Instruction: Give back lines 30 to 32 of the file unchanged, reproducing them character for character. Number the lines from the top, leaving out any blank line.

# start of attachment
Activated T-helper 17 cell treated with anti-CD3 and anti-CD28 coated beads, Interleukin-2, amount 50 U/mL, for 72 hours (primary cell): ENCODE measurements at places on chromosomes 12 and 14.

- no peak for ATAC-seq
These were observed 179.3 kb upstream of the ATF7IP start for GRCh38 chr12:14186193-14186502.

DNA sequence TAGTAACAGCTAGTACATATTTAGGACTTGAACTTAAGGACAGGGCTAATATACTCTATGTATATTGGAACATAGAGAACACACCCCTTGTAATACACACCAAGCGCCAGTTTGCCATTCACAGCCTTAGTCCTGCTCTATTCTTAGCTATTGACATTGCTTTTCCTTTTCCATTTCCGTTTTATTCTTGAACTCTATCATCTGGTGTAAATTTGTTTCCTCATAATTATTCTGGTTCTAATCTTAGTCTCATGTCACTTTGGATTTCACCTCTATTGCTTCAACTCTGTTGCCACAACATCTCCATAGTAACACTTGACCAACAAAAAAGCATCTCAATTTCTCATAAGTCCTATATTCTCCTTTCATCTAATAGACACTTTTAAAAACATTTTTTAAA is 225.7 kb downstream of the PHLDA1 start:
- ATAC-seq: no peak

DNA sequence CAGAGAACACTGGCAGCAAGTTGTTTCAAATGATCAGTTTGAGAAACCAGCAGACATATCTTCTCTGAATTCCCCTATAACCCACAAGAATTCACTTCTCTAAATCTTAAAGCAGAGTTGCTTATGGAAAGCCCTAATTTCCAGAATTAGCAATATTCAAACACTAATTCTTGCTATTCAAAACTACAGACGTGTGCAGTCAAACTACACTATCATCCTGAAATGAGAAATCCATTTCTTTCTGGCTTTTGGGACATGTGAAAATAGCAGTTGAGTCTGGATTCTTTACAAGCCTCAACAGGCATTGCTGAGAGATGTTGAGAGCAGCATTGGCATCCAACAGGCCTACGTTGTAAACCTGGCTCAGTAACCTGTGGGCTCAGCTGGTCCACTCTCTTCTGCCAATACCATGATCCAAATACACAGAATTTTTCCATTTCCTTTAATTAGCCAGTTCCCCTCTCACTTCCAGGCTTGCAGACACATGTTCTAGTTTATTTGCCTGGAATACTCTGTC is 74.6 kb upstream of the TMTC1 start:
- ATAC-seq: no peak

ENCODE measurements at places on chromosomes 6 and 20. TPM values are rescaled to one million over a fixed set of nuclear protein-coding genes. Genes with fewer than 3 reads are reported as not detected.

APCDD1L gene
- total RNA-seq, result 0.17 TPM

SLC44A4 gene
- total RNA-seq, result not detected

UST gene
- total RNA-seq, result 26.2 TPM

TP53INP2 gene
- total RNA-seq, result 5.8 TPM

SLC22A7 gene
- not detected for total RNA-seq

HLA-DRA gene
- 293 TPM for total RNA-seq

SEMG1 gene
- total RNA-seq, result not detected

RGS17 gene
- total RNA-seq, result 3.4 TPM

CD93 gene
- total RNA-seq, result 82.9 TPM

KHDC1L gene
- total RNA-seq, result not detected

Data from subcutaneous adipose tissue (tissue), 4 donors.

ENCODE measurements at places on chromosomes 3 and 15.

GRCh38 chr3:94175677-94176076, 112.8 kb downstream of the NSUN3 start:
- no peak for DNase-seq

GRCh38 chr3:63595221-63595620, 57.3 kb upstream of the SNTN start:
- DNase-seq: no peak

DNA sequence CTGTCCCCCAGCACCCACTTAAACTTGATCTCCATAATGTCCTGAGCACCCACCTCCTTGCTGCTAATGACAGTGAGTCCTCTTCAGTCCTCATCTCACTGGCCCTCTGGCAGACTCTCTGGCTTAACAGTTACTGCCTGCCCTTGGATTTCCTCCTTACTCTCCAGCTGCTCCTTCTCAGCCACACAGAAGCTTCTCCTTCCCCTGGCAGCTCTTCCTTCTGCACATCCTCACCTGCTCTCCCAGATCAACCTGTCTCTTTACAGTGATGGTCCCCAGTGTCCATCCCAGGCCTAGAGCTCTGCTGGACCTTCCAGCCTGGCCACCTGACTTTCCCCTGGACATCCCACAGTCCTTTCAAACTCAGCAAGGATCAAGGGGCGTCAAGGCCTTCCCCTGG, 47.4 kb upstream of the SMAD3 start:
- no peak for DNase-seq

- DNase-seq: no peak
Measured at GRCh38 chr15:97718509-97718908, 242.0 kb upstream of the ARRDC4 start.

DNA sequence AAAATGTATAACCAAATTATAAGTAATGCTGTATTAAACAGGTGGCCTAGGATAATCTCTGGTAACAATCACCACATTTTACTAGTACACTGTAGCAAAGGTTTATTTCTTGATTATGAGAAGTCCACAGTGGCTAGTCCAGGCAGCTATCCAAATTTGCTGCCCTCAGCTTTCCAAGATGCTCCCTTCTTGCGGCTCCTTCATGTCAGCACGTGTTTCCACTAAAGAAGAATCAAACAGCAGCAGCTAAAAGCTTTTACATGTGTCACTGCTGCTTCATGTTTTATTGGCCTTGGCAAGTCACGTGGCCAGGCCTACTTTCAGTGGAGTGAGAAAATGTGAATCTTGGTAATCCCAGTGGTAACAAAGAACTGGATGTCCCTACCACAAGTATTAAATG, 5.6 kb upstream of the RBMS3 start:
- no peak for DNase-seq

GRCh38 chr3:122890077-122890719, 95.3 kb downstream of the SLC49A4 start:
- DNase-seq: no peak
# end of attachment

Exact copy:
ENCODE measurements at places on chromosomes 3 and 15.

GRCh38 chr3:94175677-94176076, 112.8 kb downstream of the NSUN3 start:
- no peak for DNase-seq